Level Up: Design Movements (part 1)

June 23, 2023

In Design Ideas / Trends

In today’s world, art can be anything. A mural, a piece of clothing, a building, and even a deal toy! At Altrum, we are big fans of art and design movements, and would love to share our knowledge with you. You can draw on these facts when you are opening your next deal toy project and need some inspiration, or when you sit down next to your MD at your next closing dinner, and they start talking about their love for art history. You’ll be ready to impress!

So, whether you need inspiration or just want to learn something new, keep reading! Let’s look at some of the most popular design movements in history.

Mid-Century Modern

Emerging in the mid-20th century, mid-century modern design is all about clean lines, simple organic forms, muted tones, and the use of new materials like plywood and plastic. This design style came about in response to a post-World War II environment. Designers all over the globe at this time were heavily influenced by the German Bauhaus design movement, and interested in creating new ideas that were able to be mass-produced. While the overall theme of this design movement was to use neutral tones, designers at this time often meshed the natural with the bright, sneaking in bright pops of color throughout. Mid-century modern design pieces often focused on the fusion of indoor and outdoor pieces, incorporating plants and windows throughout.

Design movement example - Mid-Century Modern

Image courtesy of Architectural Digest by Marmol Radziner


The word “Bauhaus” comes from an inversion of the German word “hausbau”, which means house building. The Bauhaus design movement lasted from around 1919 to 1933, setting it right after World War 1. While it is very similar to the Mid-Century Modern movement, Bauhaus exists in its own lane. Some of Bauhaus’ design principles include simplicity, asymmetry, and modernity. With a “form follows function” philosophy in mind, the Bauhaus movement combines the importance of aesthetic design and practicality. Color theory and experimenting with shapes were at the forefront of the Bauhaus movement.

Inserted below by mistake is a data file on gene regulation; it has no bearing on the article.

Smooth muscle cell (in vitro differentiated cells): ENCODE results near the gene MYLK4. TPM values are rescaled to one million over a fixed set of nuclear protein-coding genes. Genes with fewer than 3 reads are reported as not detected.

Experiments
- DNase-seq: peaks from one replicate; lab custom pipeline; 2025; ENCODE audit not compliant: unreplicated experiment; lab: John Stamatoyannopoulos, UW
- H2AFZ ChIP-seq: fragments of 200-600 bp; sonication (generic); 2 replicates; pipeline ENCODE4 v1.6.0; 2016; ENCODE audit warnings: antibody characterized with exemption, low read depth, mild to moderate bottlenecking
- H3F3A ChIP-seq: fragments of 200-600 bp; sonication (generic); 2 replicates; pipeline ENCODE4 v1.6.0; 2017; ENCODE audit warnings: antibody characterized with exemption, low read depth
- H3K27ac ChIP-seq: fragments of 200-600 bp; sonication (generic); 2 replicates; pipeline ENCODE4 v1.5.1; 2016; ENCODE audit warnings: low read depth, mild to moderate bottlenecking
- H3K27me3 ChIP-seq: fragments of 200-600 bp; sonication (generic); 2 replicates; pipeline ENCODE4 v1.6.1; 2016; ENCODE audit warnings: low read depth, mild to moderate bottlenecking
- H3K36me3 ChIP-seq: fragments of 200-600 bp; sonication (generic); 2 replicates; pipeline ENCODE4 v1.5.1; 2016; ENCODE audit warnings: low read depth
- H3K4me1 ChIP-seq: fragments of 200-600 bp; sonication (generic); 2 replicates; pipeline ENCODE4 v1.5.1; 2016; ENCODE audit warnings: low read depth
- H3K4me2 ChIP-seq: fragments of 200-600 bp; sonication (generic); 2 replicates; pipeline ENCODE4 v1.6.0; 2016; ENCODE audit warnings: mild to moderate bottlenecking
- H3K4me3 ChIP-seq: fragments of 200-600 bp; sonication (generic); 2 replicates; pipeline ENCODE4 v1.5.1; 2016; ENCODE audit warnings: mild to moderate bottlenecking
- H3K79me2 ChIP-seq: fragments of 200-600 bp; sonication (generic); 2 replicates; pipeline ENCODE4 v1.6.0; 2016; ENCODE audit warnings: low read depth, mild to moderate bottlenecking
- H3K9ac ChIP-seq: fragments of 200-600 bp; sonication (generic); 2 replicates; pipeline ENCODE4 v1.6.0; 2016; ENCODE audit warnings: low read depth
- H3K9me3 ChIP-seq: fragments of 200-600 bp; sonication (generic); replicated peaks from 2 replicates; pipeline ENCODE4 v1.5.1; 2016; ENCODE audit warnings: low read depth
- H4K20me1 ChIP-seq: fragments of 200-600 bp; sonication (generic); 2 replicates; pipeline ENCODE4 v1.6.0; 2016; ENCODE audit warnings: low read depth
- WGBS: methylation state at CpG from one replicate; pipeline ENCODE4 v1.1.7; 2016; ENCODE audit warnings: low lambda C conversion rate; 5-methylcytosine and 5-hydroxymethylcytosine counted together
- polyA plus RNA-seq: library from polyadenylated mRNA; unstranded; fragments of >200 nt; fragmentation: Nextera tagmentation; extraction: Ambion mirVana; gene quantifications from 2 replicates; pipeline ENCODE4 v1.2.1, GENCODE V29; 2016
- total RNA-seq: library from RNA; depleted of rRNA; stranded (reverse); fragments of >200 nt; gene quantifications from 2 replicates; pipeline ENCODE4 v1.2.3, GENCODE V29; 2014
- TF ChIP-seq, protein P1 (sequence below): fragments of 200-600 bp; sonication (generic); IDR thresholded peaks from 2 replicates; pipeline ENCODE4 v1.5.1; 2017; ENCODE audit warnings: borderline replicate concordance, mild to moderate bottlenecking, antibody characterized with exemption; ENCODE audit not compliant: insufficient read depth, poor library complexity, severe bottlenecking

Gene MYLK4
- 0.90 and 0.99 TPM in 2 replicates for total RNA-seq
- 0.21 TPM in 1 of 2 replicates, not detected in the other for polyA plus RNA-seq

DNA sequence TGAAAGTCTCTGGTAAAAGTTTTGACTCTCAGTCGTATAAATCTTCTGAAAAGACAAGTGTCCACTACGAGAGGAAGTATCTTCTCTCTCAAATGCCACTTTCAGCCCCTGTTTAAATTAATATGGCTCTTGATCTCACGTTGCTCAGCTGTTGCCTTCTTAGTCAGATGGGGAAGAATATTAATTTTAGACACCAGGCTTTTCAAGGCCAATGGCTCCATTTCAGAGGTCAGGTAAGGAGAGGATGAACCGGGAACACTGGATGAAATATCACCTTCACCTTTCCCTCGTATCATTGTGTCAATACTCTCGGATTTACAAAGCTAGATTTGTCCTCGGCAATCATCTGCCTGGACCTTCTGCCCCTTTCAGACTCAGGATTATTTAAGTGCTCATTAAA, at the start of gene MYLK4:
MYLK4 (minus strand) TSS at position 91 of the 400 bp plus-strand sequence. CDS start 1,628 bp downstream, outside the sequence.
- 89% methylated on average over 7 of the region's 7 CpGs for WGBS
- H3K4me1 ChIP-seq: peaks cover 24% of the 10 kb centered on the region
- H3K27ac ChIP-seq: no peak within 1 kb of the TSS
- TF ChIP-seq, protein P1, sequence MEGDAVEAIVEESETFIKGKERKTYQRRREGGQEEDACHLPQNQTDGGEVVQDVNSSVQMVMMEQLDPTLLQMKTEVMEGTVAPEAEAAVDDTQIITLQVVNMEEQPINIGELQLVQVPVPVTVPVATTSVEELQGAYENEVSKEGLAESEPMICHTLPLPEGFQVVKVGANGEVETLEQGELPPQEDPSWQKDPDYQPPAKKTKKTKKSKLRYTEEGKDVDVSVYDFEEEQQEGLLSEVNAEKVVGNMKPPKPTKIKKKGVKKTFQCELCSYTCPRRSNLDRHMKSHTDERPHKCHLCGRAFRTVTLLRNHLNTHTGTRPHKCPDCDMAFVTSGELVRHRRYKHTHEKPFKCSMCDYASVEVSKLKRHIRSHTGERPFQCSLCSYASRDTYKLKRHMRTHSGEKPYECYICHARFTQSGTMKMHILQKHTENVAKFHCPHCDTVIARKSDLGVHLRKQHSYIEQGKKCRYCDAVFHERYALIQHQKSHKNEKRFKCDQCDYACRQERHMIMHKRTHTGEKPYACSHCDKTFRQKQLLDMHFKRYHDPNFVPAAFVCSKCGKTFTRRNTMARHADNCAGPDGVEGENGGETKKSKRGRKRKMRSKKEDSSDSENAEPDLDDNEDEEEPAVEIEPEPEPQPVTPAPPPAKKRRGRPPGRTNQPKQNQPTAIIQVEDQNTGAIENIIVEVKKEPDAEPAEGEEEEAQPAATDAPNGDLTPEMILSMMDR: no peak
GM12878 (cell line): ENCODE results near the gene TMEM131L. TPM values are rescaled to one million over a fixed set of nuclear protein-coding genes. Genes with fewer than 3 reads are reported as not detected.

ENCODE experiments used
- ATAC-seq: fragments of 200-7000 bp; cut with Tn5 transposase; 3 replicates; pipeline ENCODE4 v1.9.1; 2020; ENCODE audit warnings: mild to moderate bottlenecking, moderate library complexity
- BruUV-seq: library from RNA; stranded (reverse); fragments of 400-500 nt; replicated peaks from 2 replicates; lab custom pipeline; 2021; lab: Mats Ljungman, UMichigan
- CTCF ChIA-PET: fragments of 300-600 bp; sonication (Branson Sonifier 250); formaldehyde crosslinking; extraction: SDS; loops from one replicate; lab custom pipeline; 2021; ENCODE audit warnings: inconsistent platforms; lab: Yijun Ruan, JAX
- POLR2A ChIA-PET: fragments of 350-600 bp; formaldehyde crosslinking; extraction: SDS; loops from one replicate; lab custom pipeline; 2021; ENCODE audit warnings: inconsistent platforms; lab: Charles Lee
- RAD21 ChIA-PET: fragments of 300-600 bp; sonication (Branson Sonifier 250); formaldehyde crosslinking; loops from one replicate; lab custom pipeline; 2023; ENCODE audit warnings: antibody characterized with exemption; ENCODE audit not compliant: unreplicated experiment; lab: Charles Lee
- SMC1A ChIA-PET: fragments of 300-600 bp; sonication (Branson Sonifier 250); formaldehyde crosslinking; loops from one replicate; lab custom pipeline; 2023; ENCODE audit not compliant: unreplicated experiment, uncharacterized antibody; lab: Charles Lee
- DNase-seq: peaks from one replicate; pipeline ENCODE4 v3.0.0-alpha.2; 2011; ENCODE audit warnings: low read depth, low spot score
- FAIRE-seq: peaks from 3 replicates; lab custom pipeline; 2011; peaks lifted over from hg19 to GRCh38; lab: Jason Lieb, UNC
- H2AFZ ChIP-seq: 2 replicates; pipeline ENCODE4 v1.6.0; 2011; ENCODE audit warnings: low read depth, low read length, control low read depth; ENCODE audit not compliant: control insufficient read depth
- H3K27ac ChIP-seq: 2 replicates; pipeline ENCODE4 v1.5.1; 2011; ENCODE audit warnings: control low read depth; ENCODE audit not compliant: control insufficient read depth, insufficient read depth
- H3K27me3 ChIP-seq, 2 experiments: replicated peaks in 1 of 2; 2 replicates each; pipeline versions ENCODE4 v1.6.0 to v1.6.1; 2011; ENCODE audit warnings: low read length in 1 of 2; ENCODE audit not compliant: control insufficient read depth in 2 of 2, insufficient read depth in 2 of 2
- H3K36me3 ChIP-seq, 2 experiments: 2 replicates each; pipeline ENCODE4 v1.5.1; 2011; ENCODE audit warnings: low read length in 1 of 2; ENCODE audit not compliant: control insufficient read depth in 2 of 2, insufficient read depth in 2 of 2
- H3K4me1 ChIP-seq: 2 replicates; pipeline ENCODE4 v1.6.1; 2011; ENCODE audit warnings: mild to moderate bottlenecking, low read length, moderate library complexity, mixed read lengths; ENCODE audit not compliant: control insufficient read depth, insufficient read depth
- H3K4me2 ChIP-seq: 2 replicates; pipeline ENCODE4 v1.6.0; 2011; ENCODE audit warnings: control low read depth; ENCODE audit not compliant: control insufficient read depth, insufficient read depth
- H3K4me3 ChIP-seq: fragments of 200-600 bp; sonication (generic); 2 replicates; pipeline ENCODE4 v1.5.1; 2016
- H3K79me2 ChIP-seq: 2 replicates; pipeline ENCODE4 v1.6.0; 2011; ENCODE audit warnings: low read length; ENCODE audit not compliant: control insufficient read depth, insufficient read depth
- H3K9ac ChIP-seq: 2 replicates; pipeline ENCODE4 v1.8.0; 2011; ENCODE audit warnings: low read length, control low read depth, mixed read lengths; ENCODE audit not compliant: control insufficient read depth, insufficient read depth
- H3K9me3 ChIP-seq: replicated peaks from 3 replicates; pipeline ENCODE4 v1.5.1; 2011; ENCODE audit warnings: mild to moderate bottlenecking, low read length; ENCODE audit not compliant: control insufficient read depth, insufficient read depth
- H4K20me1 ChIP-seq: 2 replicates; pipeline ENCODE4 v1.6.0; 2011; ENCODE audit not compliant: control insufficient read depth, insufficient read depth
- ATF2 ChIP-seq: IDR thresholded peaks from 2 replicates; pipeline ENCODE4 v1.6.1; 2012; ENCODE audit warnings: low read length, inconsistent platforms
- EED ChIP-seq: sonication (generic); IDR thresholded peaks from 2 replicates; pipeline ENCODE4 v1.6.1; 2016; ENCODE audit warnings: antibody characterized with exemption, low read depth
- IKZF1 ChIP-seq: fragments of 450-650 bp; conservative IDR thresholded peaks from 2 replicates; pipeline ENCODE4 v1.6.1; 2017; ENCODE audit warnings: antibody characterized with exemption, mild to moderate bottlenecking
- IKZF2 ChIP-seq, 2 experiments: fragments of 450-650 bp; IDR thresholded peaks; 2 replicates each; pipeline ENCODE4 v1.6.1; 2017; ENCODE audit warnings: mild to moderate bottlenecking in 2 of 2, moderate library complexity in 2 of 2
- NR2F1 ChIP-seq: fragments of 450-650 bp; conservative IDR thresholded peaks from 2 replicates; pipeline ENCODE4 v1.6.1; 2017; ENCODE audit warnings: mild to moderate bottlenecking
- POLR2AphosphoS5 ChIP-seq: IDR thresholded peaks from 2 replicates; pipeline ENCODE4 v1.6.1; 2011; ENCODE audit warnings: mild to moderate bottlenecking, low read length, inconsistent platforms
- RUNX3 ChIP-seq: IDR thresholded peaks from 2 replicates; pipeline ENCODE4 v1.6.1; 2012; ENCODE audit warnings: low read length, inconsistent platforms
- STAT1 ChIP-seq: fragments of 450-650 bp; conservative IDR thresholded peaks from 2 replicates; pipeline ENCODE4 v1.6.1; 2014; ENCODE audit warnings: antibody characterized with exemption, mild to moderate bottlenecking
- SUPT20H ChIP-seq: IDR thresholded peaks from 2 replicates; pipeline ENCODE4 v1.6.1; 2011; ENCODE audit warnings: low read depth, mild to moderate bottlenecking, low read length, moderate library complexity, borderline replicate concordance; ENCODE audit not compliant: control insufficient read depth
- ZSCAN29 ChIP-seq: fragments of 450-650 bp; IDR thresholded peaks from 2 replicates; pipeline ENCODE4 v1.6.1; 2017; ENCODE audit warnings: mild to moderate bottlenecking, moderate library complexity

Design movement example - Bauhaus

The Wassily Chair, Marcel Breuer, 1925-26

Art Deco

Wealth, glamour, and abundance. Art Deco, also known as style moderne, originated in the Roaring 1920s. This ornamental style aimed to take simple, minimalistic shapes and turn them into something new that symbolized luxury and elegance. Inspiration for this design movement came from other popular movements like Cubism and Arts & Crafts, adopting the use of bold geometric shapes and repetition. One of the most popular examples of Art Deco design in architecture is the Chrysler Building in New York City – the top of the building features an opulent crown-like structure made of decorative metal cladding, giving the building a unique look.

Design movement example - Art Deco

Mario Tama/Getty Images


Postmodernism is a direct rejection of the modernism design movement. Where Modernism is specific and rigid in its principles, using art and culture as a means to an end, Postmodernism is more elusive and flexible. Postmodernists believed that the creation of art was more meaningful and powerful than the actual art itself. The work from this time is both visually thrilling and thought-provoking, incorporating abstract visuals, playful motifs, and often embracing vibrant colors and mixed materials. Postmodernist creations have a special kind of movement and mystery to them, allowing the viewer to interpret them however they’d like.

Design movement example - Post Modernism

Hotel Zaandam, © WAM architecten. Photo by Peter E. Barnes. Image courtesy of Phaidon.


By embracing raw materials and avoiding embellishments, this 1950s movement in modern architecture was famous for its utilitarianist and stripped-down aesthetic. Brutalism, like Modernism, was largely focused on functionality. It was more important that a building was useful to the community than pretty to look at. A popular Brutalist design principle was the wide use of concrete – these modular buildings were the opposite of ornate and fancy, allowing the textures and patterns of the natural materials to shine. Brutalist architecture is also known for its size, with tall and wide buildings that demand your attention.

Design movement example - Brutalism

UC San Diego Geisel Library, the 1960s, William Pereira (Photo: Sherry Smith/Getty Images)

If you’d like to learn even more about popular design movements in history, stay tuned for the next installment where we will go over Arts & Crafts, Art Nouveau, Deconstructivism, Streamline Moderne, and Memphis!

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